May 1916

For the members and comittee of the No Conscription Fellowship, May 1916 was the first indication of the task ahead of them. Reports of COs at Tribunal and Court Martial - vastly more than the NCF had anticipated - began to flood into branch offices, and from there to London and Manchester. A dedicated volunteer staff began the incredible job of updating records on each individual CO, detailing where they were, when they were expected to next be in public and what was happening to them. The four May 1916 issues of the Tribunal reflect this effort, with most of the available space dedicated to updates on individual COs and selected articles from other CO-sympathetic news sources.

The month of May 1916 begins with what is, in retrospect, an almost charmingly naive piece on COs in prison. The article discusses the at the time unprecedented numbers of COs in prisons and barracks guard rooms around the country - over 100!

tribunalWhile “over 100 anti-militarists in the detention cells” is not a cheerful sub-header by any means, it shows us a few important things about the Tribunal and the NCF itself. The surprise that comes through in the article that so many men were being imprisoned shows that COs were not at all sure what could happen to them for refusing to be conscripted. In early 1916, conscription was a new phenomenon and a considerable shock to the British public. The government itself were still not sure how to deal with COs - and arguably would not be until the second world war decades later. For the NCF newspaper, which had predicted harsh punishments and a hard fight ahead, these first two year hard labour sentences were a sinister indicator of what was still to come.

The article ends with a short note; “In many cases we find officers and men expressing sympathy with their [the CO] views, and in many cases their sincerity is acknowledged”. These thanks given in the Tribunal to sympathetic soldiers are a recurring theme. No issue or article in the Tribunal’s three year run attacks ordinary soldiers. By far outweighing even discussions of the incompetence of the upper ranks of the military are notes such as this one - small thanks for acts of human kindness, consideration and understanding displayed by soldiers to the COs they encountered.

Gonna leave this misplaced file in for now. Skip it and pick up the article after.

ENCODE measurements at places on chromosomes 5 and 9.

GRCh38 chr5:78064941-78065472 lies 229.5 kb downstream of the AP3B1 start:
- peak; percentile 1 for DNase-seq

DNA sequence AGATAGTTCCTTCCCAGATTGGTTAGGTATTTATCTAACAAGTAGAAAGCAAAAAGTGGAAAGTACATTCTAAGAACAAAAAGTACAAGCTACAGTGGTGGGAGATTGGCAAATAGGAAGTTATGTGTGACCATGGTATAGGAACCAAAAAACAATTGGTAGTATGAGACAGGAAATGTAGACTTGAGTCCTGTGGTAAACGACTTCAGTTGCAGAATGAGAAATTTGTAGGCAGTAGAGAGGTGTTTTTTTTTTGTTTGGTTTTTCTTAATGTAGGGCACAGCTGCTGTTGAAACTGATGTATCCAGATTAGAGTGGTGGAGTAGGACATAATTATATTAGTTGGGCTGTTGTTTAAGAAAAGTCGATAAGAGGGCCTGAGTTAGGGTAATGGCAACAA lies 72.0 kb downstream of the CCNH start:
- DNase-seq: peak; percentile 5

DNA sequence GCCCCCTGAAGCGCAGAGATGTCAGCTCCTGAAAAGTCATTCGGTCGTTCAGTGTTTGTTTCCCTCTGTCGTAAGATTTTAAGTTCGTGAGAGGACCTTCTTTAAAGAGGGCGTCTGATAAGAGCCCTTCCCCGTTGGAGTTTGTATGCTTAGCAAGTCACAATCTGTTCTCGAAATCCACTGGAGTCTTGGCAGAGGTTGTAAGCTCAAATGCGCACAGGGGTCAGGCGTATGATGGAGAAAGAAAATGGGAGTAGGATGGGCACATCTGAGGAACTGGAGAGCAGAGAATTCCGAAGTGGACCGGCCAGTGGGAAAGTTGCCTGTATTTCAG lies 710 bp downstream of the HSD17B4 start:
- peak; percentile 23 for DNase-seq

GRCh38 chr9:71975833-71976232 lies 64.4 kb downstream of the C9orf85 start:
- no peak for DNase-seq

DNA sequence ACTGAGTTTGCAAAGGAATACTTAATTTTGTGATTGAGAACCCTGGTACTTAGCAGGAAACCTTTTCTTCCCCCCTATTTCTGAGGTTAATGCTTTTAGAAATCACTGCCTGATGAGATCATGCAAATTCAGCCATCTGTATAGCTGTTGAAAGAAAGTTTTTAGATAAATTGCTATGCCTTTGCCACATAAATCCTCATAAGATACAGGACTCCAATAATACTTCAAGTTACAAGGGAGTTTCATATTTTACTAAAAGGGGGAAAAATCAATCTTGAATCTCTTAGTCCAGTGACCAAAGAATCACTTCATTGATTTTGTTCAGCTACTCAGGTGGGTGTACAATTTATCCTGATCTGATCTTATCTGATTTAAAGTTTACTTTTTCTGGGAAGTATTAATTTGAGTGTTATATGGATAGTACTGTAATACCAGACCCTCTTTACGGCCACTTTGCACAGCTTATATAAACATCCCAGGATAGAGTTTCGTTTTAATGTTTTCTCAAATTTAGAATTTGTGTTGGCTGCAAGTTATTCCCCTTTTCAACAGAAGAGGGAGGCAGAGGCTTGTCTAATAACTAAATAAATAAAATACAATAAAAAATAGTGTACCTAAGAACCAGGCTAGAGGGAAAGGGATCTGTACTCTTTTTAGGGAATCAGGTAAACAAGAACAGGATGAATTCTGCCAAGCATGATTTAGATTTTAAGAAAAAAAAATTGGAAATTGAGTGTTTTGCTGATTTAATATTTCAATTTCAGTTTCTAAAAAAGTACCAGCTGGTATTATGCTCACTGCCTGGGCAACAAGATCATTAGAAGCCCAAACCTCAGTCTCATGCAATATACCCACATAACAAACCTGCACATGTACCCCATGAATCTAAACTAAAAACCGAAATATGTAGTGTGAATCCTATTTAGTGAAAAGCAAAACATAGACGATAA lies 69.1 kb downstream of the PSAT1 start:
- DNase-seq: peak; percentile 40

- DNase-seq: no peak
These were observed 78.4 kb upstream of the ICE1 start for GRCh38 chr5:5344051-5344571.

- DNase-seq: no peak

May 11th - News and reports
A common feature in issues of the Tribunal that we haven’t yet covered are the news reports of letters, protests and arrests of people who were not COs, but were supportive of the CO cause. In May 1916 several issues carried these reports, but the May 11th issue is especially important.

Two major reports are important to our story. Firstly, the “COWARDLY ACTION BY THE AUTHORITIES” reports on one of the first prosecutions of NCF members for distributing leaflets. David Evans and Morgan Thomas were arrested, fined and imprisoned for handing out what became known as the “Everett Leaflet”. This leaflet was produced by the Central Offices of the NCF, and discussed the case of Ernest Everett, the first CO to be arrested. It stated that “Ernest Everett, an individual Conscientious Objector, said, and provided by his actions, that no human power could ever compel him to form part of a military organisation. Such a man can be respected”. The purpose of the leaflet was to inform the public about what kinds of men became Conscientious Objectors, and what had happened to them. The writer, Bertrand Russell, was soon on trial for it’s publication.